One of the hardest books to rate is one filled with both mundane and magical moments. I found the latest release by Ms. Kleypas falls in this category. Fortunately, this book is my favorite of the three books that I have read in the series, making it very easy to recommend.
Zoë Hoffman is a gentle soul trapped in a sex pot body. Her inherent shyness was cemented by the circumstances of her childhood and adolescence. First there was the abandonment by her mother at a very early age, then her father’s ensuing distance and rejection, resulting in her being raised by her grandmother. Then there was her voluptuous figure at an early age. While other girls might view a bombshell body and all the attention it gathers as an asset, it created more distress for Zoë, having to deal with the leers and the attention of boys looking for a conquest. Finding a confidante in Chris Kelly while in high school eased the pain of this awkward time and after both finished their education they married. But after one short year, Chris asked for a divorce.
During this time Zoë’s second cousin Justine is an unexpected source of comfort. When she offers Zoë a share of her bed and breakfast business in exchange for her expertise in creating magical dishes, after a brief hesitation Zoë agrees. But now after two years, her life is changing again. Eighty-seven-year old Emma, Zoë’s beloved grandmother, has been diagnosed with vascular dementia. Her grandmother still owns a place on the island so Zoë plans to update it and take on her care. Since most of the contractors are booked solid, she decides to take a chance on Alex Nolan.
Alex has gone from living the high life to barely existing. His soon to be ex-wife has divested him of their shared assets, and the economic slump has done the rest. The bank foreclosed on his Roche Harbor developments and now the proposal for Dream Lake has stalled indefinitely. As a child of alcoholic parents, Alex doesn’t seem to care that he is sinking more and more into the bottle. And the ghost that he has acquired, which no one else can see or hear, is not helping. His first meeting with Zoë delivers a knockout punch so he is not predisposed to accept the job of remodeling her cottage. Only after his brother tells him “your 401 (k) is now a 501 (k)” – meaning “your next worth is now located in the pocket of your Levi’s” and the ghost accuses him of being chicken does he agree to submit a bid. And in doing so he has to fight his greatest temptation.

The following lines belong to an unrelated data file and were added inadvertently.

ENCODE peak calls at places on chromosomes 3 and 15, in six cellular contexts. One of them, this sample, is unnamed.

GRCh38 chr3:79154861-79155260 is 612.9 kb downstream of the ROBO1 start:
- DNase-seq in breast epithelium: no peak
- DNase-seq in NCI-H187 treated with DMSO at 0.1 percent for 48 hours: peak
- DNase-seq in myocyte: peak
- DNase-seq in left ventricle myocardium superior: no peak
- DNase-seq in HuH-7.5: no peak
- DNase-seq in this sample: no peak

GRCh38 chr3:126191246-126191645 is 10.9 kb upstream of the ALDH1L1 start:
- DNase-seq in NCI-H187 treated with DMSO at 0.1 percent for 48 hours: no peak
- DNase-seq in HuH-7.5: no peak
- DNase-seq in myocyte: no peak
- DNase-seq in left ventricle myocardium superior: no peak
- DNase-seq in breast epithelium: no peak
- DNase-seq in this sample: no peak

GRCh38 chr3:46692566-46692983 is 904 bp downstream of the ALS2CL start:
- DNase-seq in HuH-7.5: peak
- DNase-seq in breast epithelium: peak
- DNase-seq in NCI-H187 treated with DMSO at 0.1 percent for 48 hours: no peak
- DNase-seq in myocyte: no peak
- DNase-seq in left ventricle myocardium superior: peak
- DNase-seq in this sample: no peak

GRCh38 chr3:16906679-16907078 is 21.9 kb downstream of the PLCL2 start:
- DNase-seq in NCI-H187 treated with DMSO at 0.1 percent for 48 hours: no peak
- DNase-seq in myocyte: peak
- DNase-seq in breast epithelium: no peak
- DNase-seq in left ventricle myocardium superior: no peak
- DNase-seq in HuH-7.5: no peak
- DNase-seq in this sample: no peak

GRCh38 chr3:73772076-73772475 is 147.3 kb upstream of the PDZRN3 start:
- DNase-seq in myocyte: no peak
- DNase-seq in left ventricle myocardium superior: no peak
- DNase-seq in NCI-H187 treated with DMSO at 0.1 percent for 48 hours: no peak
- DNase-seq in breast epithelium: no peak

Many authors use a lot of telling to create the backdrop of the story. Just recently re-reading a favorite author I was surprised at how much she used it too. The trick is to engage the reader so they forget this type of background building at the beginning. Unfortunately, that never happened to me here. Finally, after a little over 100 pages, the hero and heroine truly interact and that is when my interest was captured.
Typically, shy, retiring types of heroines fail to survive well under my intense scrutiny, but Zoë’s innate goodness and good looks set her apart from the stereotype. In a word, she is very appealing. Rather than deal with the issues of poor self-esteem related to average looks, she has had to deal with men’s presumptions and biases. It is refreshing to see the other side of the coin and something that it is not often used. Zoë also has a magical ability but for me it was better integrated into the story than the magic from the previous book. In fact, I would have loved for it to have been expanded upon.
While I liked Alex, the reasons for his jadedness, besides having alcoholic parents, is not fully explored. We have been told in the last two books that Alex was exposed to the worst mistreatment but I still never really understood why he was so different from his brothers.
The ghost portion of the book left me ambivalent. While it is well done, it is very predictable and I felt like it sidetracked from Zoë and Alex’s romance. Still the two separate scenes toward the end are truly heartwarming and memorable- so it worked out in the end.
Within the second half of the book, the reader finds the true gems of humor and emotional intensity. Zoë’s poor memory of the meaning of numbers caused me to laugh out loud. And Alex’s visceral need for her is riveting. I have only read a few books by Ms. Kleypas but with this book, I better understand her appeal. She does write extremely entrancing love scenes, elevating the emotions beyond lust and longing.